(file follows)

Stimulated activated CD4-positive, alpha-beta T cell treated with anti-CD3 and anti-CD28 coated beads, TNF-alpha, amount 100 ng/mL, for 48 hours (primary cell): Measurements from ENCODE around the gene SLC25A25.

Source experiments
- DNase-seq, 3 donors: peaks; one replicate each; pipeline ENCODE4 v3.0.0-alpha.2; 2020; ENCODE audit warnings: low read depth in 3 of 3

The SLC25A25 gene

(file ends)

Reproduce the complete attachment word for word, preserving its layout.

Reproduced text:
Stimulated activated CD4-positive, alpha-beta T cell treated with anti-CD3 and anti-CD28 coated beads, TNF-alpha, amount 100 ng/mL, for 48 hours (primary cell): Measurements from ENCODE around the gene SLC25A25.

Source experiments
- DNase-seq, 3 donors: peaks; one replicate each; pipeline ENCODE4 v3.0.0-alpha.2; 2020; ENCODE audit warnings: low read depth in 3 of 3

The SLC25A25 gene